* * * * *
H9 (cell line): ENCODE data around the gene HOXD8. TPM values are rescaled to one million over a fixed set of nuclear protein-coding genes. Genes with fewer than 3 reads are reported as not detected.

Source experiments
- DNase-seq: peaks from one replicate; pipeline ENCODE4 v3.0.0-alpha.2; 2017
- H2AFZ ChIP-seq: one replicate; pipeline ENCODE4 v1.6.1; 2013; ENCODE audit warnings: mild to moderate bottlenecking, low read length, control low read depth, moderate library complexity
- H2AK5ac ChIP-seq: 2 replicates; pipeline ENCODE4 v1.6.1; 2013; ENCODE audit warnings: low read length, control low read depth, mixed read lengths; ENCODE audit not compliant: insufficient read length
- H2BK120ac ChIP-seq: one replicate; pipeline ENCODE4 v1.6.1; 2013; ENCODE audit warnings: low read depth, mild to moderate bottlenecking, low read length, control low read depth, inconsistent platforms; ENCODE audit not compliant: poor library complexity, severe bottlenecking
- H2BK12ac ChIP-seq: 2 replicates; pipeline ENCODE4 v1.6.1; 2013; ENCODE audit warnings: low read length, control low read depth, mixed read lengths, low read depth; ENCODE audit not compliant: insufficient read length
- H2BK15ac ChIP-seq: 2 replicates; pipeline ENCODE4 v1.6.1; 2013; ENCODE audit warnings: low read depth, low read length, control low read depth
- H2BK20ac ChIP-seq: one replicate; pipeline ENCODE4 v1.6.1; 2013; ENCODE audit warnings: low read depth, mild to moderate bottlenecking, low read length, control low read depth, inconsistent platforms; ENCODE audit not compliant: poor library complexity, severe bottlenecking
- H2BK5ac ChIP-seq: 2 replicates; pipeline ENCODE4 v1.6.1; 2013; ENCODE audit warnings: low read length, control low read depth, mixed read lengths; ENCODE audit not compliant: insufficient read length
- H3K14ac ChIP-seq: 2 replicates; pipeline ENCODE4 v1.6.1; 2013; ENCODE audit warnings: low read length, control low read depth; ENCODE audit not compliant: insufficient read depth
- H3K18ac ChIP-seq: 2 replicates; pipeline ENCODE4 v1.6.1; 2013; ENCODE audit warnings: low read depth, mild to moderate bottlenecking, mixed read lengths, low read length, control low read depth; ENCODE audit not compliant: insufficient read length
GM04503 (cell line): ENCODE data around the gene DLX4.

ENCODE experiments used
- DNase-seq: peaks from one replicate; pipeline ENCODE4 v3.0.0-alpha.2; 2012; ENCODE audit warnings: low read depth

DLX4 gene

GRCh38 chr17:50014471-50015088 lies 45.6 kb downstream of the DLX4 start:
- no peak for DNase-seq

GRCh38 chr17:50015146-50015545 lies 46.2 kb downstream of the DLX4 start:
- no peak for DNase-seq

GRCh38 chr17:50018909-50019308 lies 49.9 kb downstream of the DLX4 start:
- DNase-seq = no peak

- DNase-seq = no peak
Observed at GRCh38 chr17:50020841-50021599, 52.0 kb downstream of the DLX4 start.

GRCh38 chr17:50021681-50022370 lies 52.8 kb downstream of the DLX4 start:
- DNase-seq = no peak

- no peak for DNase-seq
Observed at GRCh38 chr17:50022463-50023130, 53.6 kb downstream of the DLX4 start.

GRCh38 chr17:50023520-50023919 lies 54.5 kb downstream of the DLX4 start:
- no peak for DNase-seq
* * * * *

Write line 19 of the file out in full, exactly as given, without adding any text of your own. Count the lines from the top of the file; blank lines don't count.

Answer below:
GRCh38 chr17:50015146-50015545 lies 46.2 kb downstream of the DLX4 start: